LAS VEGAS (AP) — Las Vegas police confirmed Tuesday that they served a search warrant this week in connection with the long-unsolved killing of Tupac Shakur, propelling the case back into the spotlight nearly 30 years after his death.
Shakur, one of the most prolific figures in hip-hop, was gunned down the night of Sept. 7, 1996, in a drive-by shooting in Las Vegas. He was 25.
No arrests have ever been made. Yet attention on the case, which has seen its share of conspiracy theories, has endured for decades.
The Las Vegas Metropolitan Police Department said in a statement that the search was conducted Monday in the nearby city of Henderson, but the agency did not say whether a suspect has been identified. It’s also unclear what they were looking for and where they were looking.
Citing the ongoing investigation, department spokesperson Aden OcampoGomez said in a brief phone call that he couldn’t provide more details on the latest development in the case.
Nevada does not have a time limit for prosecuting homicide cases.
Shakur was shot while sitting inside a black BMW with Marion “Suge” Knight, head of Death Row Records. Police have said the two were waiting at a red light near the Las Vegas Strip when a white Cadillac pulled up next to them and gunfire erupted. Shot multiple times, Shakur was rushed to a hospital, where he died six days later.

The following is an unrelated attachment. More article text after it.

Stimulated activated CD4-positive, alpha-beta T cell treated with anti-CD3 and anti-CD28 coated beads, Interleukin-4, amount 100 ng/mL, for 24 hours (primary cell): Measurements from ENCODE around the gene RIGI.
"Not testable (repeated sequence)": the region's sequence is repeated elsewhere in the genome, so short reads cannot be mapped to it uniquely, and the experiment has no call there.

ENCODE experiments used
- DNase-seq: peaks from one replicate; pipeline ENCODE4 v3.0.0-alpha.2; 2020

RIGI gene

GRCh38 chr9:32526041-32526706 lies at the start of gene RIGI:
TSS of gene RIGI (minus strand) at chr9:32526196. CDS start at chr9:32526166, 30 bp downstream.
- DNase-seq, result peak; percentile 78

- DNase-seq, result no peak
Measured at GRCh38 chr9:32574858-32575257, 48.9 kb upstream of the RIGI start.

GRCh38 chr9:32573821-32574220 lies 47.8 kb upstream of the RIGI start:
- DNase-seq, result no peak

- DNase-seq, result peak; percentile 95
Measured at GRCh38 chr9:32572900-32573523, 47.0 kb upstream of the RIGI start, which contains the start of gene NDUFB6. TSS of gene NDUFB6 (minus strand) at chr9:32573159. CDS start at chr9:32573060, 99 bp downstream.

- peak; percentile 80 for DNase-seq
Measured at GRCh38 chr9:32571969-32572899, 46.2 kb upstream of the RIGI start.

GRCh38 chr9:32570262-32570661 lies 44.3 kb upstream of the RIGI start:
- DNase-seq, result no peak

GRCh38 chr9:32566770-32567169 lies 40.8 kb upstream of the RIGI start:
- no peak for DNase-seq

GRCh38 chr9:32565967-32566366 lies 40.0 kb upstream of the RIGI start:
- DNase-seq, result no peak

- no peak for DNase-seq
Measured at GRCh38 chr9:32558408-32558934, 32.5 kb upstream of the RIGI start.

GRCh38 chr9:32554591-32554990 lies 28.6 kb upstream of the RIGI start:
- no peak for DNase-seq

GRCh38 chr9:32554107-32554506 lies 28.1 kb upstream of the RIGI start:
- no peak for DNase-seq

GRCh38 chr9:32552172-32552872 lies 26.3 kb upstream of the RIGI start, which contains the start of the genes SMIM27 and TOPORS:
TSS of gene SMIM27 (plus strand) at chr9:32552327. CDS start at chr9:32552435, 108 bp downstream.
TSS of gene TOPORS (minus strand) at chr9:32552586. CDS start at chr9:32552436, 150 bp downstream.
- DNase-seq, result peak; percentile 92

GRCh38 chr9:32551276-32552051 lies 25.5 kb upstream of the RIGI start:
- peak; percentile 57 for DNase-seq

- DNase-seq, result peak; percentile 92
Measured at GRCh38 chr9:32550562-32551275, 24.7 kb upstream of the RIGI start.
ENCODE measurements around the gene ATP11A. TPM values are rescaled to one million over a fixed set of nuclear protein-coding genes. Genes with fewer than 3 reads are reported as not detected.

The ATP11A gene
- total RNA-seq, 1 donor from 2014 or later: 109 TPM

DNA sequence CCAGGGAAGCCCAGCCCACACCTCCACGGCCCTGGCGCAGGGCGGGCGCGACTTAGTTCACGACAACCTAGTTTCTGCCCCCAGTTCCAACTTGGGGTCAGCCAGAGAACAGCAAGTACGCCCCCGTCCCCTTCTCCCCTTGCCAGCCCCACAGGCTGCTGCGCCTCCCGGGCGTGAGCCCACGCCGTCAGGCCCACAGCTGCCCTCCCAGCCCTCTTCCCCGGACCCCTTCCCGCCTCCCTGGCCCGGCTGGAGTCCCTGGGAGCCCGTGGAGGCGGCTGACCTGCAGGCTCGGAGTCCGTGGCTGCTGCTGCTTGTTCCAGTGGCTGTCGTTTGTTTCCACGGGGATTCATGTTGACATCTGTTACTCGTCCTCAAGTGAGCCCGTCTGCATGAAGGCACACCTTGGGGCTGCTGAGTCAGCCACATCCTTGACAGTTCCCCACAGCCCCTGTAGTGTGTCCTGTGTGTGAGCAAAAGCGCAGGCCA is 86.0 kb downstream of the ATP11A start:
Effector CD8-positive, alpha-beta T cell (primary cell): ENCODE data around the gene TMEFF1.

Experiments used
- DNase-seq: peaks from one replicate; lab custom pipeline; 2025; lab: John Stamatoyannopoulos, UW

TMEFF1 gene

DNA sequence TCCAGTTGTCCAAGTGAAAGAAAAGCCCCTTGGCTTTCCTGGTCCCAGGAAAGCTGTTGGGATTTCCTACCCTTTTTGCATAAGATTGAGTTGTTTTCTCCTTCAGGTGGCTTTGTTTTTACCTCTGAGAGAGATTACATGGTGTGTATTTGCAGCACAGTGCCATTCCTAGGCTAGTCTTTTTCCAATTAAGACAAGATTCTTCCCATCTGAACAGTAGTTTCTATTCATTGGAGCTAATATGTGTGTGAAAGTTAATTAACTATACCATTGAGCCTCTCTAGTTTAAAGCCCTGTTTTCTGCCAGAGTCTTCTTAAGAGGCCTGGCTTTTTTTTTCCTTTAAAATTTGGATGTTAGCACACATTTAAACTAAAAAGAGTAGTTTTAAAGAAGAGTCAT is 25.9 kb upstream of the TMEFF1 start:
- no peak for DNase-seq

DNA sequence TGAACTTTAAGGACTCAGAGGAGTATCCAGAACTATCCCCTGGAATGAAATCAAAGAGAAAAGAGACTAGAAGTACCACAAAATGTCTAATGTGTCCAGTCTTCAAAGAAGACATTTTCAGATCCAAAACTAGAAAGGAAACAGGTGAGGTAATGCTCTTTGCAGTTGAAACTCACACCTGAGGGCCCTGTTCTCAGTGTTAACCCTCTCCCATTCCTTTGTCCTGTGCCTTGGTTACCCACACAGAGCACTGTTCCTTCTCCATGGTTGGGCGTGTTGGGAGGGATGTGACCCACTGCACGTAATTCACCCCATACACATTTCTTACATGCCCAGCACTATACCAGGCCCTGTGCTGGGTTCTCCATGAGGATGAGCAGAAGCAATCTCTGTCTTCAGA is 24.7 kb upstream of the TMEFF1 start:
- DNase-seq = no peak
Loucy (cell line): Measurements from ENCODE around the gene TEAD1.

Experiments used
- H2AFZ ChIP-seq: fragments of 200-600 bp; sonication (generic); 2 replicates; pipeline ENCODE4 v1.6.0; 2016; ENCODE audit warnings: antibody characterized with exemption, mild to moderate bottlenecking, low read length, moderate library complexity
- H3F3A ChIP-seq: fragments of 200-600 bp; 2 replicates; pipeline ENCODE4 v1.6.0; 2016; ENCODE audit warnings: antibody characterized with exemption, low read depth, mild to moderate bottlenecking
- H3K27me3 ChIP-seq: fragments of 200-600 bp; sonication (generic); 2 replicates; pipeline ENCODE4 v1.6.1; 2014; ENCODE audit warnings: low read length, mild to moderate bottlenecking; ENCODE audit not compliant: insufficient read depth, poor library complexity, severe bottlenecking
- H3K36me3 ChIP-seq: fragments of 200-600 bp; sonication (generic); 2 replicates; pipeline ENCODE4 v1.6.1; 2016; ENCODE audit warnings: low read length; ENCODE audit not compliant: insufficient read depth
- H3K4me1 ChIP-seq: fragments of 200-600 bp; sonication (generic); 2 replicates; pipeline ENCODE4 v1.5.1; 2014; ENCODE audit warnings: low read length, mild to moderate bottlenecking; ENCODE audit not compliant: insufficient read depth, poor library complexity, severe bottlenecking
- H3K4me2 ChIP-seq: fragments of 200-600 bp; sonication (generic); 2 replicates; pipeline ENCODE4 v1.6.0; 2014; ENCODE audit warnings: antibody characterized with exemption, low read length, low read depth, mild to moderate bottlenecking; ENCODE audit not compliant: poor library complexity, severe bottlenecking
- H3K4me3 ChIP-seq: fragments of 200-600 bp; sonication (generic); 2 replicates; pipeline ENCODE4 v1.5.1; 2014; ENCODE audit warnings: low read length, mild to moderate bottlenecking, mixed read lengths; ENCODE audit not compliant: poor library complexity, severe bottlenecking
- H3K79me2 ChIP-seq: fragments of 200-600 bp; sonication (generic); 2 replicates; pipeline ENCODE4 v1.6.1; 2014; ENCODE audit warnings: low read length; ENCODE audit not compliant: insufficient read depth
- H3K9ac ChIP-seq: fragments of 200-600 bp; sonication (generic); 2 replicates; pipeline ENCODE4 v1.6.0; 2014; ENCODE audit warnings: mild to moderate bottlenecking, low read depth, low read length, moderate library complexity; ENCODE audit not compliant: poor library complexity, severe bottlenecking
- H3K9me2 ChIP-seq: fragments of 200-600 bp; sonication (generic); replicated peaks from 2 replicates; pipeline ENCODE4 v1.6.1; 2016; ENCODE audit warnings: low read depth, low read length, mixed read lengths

Las Vegas police have said in the past that the investigation quickly stalled in part because witnesses refused to cooperate.
Shakur’s death came amid his feud with rap rival the Notorious B.I.G., who was fatally shot six months later. At the time, both rappers were in the middle of the infamous East Coast-West Coast rivalry, which primarily defined the hip-hop scene during the mid-1990s. The feud was ignited after Shakur was seriously wounded in another shooting during a robbery in the lobby of a midtown Manhattan hotel.
Shakur openly accused B.I.G. and Sean “Diddy” Combs of having prior knowledge of the shooting, which both vehemently denied. It sparked enough of a feud that created a serious divide within the hip-hop community and fans.
The New York-born Shakur represented the West Coast after he signed with Los Angeles-based Death Row Records. He often traded verbal jabs in the media and through songs. B.I.G. and Combs hailed from the East Coast while representing New York City-based Bad Boy Records.
Largely considered one of the most influential and versatile rappers of all time, the six-time Grammy Award -nominated Shakur has had five No. 1 albums: 1995’s “Me Against the World,” 1996’s “All Eyez on Me,” and three posthumous releases: 1996’s “The Don Killuminati: The 7 Day Theory,” which was recorded under the name Makaveli, as well as 2001’s “Until the End of Time” and 2004’s “Loyal to the Game.”
His professional music career only lasted five years, but Shakur secured 21 Billboard Hot 100s, including top 10 hits “Dear Mama” and “Old School” in 1995, and his best-known track, 1996’s “How Do U Want It/California Love” featuring K-Ci and JoJo. The latter spent two weeks at the No. 1 spot on the Billboard Hot 100 from his final studio album and Death Row Records debut, “All Eyez on Me.”
According to entertainment data company Luminate, Shakur has sold 33 million albums, 41 million when including track sale and streaming equivalents. The rapper’s on-demand video and audio streams total 10.1 billion.
In 2017, Shakur was inducted into the Rock & Roll Hall of Fame by Snoop Dogg. In June of this year, the rapper received a posthumous star on the Hollywood Walk of Fame. He’s also had some museum exhibits that paid homage to his life, including “Tupac Shakur. Wake Me When I’m Free,” which opened in 2021.
Landrum and Sherman reported from Los Angeles.